My third competent communicator task.
Ernest, John and William
How many of you are aware that it was World book and copyright day two days ago? 23 April is a symbolic date for world literature. And what comes to your mind when I speak of literature? Most of the time, people will find that they are hit by the big L. Some difficult language studies, word scrutiny and even multiple layers of interpretation of a literary work. In my course as a literature student and a literature teacher, I like to explain it my way. Literature is story, and it is about life.
My title tonight is “Ernest, John and William”. Ernest, John and William are not my boyfriends in the waiting list, but some prominent authors that I like and have stood the test of time.
Ernest, Ernest Hemmingway. I like his work because the language he used is simple. In fact, you can hardly find any complex sentence in his stories. Scholars claim Hemmingway’s writing style is paralel to the Iceberg Theory. Meaning to say, he is economical with words, but his words carry penetrating meanings. I particularly remembered reading Hemmingway’s works when I was a teenager, a series of 16 stories about a teenage boy, Nick Adams. Nick Adams’ father was a doctor, and he always followed his dad on his medical trip to the Indian camps. He witnessed child labour, sufferings, poverty and even death. The stories made me think much, and I only learned much later on that Nick is actually a projection of Hemmingway, where his teenage life experience has cast the dark shadow over his whole life. Eventually, he killed himself.
Then, John Steinback. He was an American like Hemmingway, but he was the total opposite of Hemmingway. Steinback likes to use lengthy descriptions so that the readers can picture what they read. His stories are social stories that show us the economic problems of the rural poor. His stories reflect the Great Depression period, a severe worldwide economic depression in the decade preceding WWII. In Malaysia, his work is simplified to be read by the Form 5 students, The Pearl. His other famous fictions are The Grapes of Wrath and Of Mice and Men. Steinbeck’s own life story is not as gloomy as Hemmingway’s, nor as stunning as William’s.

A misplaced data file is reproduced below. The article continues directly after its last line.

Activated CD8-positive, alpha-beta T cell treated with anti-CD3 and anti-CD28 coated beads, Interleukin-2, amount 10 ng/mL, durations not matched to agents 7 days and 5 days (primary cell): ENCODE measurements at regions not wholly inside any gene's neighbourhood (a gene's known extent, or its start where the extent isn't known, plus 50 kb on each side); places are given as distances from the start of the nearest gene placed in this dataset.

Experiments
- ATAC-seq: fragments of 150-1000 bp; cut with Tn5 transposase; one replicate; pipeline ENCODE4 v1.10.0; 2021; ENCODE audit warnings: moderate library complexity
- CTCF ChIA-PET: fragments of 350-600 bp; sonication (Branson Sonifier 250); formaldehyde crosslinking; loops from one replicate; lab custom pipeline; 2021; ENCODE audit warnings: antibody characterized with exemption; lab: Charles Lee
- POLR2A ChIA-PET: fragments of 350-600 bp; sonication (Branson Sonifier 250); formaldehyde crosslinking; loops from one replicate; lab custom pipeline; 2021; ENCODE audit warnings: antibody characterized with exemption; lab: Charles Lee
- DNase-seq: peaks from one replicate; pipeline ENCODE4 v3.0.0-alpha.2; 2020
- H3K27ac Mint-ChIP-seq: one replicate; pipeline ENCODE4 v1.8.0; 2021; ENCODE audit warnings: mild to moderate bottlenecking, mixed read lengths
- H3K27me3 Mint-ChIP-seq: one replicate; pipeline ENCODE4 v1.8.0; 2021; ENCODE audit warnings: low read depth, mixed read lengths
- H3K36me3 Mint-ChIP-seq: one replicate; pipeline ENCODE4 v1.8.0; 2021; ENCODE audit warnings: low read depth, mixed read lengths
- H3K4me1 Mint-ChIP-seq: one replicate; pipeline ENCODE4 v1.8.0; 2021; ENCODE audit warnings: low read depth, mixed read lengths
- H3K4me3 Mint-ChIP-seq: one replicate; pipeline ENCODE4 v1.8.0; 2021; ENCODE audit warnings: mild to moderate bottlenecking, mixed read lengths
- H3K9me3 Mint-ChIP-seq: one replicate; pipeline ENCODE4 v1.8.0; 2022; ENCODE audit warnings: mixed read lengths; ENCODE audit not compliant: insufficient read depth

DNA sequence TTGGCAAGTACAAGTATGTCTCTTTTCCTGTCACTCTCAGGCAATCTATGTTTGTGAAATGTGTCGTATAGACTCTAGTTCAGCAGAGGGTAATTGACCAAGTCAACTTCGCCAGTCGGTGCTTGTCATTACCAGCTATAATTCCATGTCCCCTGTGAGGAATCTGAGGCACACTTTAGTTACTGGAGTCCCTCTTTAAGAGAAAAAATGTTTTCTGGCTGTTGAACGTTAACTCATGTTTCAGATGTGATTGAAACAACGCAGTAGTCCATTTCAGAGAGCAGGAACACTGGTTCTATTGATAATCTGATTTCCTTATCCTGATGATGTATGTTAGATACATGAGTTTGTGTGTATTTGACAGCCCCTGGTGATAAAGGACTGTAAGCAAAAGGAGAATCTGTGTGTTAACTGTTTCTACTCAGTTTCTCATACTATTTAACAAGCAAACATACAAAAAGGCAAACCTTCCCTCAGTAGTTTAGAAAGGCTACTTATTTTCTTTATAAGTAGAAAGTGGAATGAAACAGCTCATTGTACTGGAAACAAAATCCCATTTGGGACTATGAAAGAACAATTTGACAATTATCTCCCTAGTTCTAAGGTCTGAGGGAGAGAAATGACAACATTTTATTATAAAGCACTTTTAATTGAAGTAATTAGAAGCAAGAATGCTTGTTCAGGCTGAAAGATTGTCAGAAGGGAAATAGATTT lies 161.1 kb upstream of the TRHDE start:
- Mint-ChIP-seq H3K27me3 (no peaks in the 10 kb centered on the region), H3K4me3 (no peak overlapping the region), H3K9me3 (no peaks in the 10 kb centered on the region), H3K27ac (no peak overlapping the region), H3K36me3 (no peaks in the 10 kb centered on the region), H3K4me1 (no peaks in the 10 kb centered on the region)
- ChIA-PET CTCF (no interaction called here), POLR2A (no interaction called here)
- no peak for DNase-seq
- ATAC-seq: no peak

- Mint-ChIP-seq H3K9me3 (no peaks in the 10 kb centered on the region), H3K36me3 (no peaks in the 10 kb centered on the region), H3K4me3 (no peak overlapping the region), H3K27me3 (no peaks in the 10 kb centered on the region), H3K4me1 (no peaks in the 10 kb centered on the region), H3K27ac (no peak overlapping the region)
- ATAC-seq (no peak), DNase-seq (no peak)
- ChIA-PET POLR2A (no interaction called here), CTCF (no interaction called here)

The William that I talk about is the famous William Shakespeare. I think everyone know William Shakespeare even if you don’t study literature. His famous work includes Romeo and Juliet, Julius Ceasar and Hamlet. For your information, all that I mentioned are tragedy themed plays. Shakespeare wrote lots of plays. There are comedy plays too. The famous one being Merchant of Venice. But I like Shakespeare not because of his plays, I like him only for his sonnets. I dislike making head or tails out of complicated relationships, betrayal and dirty politics. However, his sonnets are short, easy to read and VERY interesting. In studying Shakespearean work, we have the Shakespeare Conspiracy. You can’t blame the scholars, because when you read his sonnets, especially sonnet 20 the big letter G word is just practically screaming out loud on your face – GAY. I first started to feel suspicious when I read sonnet 130, but it was only when I read and study sonnet 20 that I was fully flabbergasted. Shakespeare’s life is in itself an interesting study topic. Many have made inferences that he is bisexual.
Maybe you are wondering why I only like men’s works. Well, this is because in the history, the society is very patriachal. Women writers only made their fames after the 18th century. Their works are mainly concerning women’s rights and supression of women in the patriachal society. My take is, gender bias and power struggle between men and women is an undebatable issue and it is not as interesting as reading depressed, poor and lonely men, or better gay. But maybe the society is changing, because the top paid writers in the world today are dominated by women – JK Rowlings that wrote the Harry Potter series, and Stephanie Meyer that wrote The Twilight Saga.
Authors aside, reading, is essentially the key to open up one’s mind. We are connected to different cultures, lifestyles and even ways of thinking through literary works. The author tells a story, but we fill in the gaps and make our comprehension whole. So read up, who knows what you will discover in the course of doing so.